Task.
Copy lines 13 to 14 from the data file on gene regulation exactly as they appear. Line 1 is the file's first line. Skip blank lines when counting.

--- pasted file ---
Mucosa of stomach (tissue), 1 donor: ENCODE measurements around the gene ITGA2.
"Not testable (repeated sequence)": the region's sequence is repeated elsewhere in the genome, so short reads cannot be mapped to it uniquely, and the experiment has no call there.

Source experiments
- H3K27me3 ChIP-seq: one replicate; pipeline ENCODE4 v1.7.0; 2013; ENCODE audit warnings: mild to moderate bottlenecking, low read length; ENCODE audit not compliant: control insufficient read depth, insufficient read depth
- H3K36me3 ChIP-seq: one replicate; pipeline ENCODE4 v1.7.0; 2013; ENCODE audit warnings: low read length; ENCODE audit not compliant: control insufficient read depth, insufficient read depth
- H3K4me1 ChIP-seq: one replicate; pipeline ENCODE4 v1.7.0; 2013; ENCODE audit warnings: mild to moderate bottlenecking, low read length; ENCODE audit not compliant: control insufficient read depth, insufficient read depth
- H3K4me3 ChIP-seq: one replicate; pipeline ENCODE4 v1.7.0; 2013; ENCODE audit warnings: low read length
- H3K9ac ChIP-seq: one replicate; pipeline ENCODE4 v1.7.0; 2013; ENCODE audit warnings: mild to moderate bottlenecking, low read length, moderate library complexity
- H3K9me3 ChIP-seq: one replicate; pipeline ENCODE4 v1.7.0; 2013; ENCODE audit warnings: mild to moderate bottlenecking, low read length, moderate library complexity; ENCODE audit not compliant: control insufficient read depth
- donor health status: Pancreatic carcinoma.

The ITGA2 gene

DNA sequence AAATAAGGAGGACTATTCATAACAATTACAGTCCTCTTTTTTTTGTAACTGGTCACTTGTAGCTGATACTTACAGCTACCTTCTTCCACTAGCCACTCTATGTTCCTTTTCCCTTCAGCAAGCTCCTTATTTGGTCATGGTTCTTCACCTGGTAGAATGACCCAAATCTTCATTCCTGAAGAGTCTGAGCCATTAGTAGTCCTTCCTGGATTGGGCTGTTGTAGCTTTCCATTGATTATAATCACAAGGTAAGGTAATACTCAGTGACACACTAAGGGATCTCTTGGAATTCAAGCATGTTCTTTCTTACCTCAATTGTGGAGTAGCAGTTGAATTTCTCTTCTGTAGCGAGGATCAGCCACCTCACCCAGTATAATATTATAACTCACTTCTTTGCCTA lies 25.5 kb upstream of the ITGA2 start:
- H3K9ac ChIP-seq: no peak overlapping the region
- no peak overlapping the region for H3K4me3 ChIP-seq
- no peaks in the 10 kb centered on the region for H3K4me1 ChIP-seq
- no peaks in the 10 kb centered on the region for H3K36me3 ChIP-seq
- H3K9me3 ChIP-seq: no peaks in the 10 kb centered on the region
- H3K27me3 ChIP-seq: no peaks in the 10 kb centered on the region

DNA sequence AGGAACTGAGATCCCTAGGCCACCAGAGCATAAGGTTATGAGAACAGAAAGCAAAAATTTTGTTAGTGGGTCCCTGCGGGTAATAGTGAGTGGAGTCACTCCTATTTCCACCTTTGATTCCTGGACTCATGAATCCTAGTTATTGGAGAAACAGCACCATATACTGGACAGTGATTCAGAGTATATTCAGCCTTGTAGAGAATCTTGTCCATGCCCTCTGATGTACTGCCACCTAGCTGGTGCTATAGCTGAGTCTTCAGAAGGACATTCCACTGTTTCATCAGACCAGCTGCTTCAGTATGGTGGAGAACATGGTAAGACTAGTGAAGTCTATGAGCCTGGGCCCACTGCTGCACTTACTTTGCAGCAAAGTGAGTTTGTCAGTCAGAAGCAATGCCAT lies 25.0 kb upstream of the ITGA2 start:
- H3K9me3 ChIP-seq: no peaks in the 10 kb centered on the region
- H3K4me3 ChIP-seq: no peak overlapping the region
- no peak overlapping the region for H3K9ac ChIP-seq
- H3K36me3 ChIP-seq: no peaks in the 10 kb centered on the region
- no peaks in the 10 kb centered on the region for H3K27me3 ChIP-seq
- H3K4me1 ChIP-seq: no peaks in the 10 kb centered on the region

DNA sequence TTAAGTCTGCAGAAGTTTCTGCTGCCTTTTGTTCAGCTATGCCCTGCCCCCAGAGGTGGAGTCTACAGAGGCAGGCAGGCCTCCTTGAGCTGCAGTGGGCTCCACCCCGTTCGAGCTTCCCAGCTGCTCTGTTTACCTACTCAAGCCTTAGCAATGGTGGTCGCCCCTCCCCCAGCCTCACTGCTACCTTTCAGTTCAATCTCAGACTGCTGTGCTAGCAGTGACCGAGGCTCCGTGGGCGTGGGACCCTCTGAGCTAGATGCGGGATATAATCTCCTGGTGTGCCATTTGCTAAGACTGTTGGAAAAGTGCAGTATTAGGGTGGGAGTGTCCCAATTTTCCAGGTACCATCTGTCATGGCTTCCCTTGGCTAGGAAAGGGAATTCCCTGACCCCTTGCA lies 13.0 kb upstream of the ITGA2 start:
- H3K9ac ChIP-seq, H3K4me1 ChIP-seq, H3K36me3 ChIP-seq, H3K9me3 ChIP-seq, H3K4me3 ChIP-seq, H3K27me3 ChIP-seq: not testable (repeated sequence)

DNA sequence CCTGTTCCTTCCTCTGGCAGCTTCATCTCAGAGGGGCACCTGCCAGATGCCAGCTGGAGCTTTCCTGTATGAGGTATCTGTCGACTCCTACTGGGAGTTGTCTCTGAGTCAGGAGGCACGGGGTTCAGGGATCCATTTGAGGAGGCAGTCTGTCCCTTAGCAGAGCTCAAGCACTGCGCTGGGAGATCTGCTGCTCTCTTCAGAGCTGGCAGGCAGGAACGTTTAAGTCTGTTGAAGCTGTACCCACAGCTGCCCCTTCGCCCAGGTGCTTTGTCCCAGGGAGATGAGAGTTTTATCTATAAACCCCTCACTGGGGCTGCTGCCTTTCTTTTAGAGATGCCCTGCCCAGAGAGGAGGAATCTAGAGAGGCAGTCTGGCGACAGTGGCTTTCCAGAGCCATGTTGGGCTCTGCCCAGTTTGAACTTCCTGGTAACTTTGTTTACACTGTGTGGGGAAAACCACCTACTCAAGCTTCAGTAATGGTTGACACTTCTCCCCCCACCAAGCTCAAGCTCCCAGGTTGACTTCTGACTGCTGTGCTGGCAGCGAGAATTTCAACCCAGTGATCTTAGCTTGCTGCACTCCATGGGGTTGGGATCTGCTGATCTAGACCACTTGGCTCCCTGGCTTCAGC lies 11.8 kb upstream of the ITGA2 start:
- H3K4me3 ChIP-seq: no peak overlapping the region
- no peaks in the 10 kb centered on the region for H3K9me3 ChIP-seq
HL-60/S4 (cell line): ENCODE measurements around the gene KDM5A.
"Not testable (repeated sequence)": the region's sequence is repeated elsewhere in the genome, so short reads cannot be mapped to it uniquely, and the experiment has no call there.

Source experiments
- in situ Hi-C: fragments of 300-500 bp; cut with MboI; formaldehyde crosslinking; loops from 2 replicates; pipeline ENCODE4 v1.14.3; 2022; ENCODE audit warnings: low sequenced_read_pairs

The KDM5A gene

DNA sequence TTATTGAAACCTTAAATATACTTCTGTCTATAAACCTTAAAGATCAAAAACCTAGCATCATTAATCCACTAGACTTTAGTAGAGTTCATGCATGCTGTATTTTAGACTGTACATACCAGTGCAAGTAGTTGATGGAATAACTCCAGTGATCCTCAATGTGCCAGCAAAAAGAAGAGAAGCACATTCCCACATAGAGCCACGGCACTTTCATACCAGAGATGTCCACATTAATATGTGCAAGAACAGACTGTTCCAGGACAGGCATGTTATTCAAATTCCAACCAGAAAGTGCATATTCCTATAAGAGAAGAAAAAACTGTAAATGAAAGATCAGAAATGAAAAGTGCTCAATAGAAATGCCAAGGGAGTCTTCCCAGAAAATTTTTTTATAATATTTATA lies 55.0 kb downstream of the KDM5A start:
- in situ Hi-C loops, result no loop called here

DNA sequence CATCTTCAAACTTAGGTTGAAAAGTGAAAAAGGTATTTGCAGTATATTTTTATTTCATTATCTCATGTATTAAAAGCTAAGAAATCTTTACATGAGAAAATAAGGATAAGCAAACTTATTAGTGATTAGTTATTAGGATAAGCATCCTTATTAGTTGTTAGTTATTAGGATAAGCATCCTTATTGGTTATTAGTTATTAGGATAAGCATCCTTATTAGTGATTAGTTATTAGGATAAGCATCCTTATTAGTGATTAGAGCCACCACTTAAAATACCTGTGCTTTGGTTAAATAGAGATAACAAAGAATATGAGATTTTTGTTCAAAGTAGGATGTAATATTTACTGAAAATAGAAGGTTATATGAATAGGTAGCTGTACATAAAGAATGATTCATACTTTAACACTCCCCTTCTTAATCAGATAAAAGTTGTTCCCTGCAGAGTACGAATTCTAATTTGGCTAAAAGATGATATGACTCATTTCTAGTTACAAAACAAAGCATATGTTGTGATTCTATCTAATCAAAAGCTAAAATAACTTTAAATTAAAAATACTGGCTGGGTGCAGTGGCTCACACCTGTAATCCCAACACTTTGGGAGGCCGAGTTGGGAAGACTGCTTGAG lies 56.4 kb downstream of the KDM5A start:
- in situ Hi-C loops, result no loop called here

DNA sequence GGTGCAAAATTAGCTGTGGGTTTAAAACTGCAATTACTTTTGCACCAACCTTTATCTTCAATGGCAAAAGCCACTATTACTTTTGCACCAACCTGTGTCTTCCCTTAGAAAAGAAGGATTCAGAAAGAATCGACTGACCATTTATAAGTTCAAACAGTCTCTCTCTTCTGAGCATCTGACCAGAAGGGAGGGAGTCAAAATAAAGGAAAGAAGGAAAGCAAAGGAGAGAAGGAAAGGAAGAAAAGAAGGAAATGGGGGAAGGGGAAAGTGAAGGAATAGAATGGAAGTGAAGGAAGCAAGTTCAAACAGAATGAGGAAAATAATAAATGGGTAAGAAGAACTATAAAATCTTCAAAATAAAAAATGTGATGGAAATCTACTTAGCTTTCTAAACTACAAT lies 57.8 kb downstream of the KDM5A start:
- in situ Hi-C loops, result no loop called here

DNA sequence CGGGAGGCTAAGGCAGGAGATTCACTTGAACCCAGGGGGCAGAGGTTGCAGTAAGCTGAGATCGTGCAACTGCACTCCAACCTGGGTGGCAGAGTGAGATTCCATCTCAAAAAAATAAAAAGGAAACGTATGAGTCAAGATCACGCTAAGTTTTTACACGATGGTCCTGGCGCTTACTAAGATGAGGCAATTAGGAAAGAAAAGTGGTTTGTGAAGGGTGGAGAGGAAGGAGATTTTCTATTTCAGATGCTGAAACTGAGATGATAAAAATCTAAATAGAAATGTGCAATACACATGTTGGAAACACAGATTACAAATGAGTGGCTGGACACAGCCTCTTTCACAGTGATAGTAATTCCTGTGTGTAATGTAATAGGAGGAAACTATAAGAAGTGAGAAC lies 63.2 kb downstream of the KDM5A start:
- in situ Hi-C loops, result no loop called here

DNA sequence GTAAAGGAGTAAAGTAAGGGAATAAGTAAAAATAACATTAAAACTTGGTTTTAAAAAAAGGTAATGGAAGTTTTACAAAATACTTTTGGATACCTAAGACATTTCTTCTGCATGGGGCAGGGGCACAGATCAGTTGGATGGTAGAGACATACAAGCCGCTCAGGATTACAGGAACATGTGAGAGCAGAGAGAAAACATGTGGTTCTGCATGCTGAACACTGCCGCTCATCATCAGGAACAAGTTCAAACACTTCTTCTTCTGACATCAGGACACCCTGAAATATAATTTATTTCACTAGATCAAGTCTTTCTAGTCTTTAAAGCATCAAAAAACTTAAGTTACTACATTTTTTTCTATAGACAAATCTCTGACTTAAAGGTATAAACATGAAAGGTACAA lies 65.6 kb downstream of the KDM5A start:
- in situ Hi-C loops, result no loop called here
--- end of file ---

- H3K9ac ChIP-seq: no peak overlapping the region
- no peak overlapping the region for H3K4me3 ChIP-seq